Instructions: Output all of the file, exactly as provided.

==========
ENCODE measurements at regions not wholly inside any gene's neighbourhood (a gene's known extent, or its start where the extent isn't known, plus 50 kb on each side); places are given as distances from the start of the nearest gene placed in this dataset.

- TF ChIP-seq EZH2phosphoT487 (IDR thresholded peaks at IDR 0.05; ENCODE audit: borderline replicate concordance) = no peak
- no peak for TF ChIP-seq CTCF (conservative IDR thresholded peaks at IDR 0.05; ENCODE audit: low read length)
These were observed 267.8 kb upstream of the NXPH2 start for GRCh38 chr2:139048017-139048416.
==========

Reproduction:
ENCODE measurements at regions not wholly inside any gene's neighbourhood (a gene's known extent, or its start where the extent isn't known, plus 50 kb on each side); places are given as distances from the start of the nearest gene placed in this dataset.

- TF ChIP-seq EZH2phosphoT487 (IDR thresholded peaks at IDR 0.05; ENCODE audit: borderline replicate concordance) = no peak
- no peak for TF ChIP-seq CTCF (conservative IDR thresholded peaks at IDR 0.05; ENCODE audit: low read length)
These were observed 267.8 kb upstream of the NXPH2 start for GRCh38 chr2:139048017-139048416.